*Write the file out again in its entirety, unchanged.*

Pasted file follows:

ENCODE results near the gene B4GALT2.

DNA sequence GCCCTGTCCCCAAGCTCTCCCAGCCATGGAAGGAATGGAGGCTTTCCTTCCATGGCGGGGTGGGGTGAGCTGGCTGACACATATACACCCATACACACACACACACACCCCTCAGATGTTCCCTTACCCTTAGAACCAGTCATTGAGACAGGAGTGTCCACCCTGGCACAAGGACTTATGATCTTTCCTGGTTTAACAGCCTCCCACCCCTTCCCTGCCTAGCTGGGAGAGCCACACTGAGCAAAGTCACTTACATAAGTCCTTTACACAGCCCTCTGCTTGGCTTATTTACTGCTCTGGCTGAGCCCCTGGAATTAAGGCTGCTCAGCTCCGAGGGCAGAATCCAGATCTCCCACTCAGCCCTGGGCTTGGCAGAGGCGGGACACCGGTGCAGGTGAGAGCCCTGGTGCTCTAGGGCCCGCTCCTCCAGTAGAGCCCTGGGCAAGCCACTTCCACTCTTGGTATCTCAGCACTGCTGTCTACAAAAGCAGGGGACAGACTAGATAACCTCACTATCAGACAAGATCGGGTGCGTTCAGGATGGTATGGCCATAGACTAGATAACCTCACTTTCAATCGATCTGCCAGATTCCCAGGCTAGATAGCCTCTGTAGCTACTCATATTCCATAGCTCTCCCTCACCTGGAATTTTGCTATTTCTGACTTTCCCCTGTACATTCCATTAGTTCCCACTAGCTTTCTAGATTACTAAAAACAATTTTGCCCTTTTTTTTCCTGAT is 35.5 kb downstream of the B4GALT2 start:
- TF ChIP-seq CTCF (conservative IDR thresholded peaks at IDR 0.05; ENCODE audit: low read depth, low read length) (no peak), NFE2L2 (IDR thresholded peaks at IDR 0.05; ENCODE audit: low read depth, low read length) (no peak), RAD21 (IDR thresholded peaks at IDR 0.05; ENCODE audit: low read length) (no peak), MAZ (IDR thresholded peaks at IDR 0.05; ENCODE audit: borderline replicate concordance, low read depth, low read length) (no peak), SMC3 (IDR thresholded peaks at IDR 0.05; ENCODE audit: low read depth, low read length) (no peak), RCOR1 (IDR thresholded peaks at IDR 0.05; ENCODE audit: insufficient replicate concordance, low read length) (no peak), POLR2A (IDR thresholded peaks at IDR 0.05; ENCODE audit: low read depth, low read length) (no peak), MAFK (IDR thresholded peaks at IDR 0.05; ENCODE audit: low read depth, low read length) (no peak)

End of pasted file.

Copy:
ENCODE results near the gene B4GALT2.

DNA sequence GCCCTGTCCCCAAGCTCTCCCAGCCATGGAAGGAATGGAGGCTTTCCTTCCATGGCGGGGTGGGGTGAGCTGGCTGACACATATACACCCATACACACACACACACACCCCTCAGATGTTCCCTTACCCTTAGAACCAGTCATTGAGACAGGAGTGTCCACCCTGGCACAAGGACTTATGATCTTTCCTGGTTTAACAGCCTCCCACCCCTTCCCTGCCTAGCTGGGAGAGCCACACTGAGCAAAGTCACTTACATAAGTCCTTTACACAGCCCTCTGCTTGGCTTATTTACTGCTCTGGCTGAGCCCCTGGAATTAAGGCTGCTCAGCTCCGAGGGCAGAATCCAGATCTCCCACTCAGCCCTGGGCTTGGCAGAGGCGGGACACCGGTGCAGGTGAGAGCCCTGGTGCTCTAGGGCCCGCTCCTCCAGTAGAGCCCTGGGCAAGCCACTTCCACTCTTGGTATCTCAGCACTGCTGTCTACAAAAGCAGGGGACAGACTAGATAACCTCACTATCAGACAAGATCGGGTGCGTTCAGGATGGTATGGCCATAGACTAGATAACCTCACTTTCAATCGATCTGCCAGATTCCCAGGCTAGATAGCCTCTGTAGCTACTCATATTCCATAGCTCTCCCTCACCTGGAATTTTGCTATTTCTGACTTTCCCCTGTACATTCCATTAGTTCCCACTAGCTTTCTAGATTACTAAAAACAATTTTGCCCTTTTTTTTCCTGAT is 35.5 kb downstream of the B4GALT2 start:
- TF ChIP-seq CTCF (conservative IDR thresholded peaks at IDR 0.05; ENCODE audit: low read depth, low read length) (no peak), NFE2L2 (IDR thresholded peaks at IDR 0.05; ENCODE audit: low read depth, low read length) (no peak), RAD21 (IDR thresholded peaks at IDR 0.05; ENCODE audit: low read length) (no peak), MAZ (IDR thresholded peaks at IDR 0.05; ENCODE audit: borderline replicate concordance, low read depth, low read length) (no peak), SMC3 (IDR thresholded peaks at IDR 0.05; ENCODE audit: low read depth, low read length) (no peak), RCOR1 (IDR thresholded peaks at IDR 0.05; ENCODE audit: insufficient replicate concordance, low read length) (no peak), POLR2A (IDR thresholded peaks at IDR 0.05; ENCODE audit: low read depth, low read length) (no peak), MAFK (IDR thresholded peaks at IDR 0.05; ENCODE audit: low read depth, low read length) (no peak)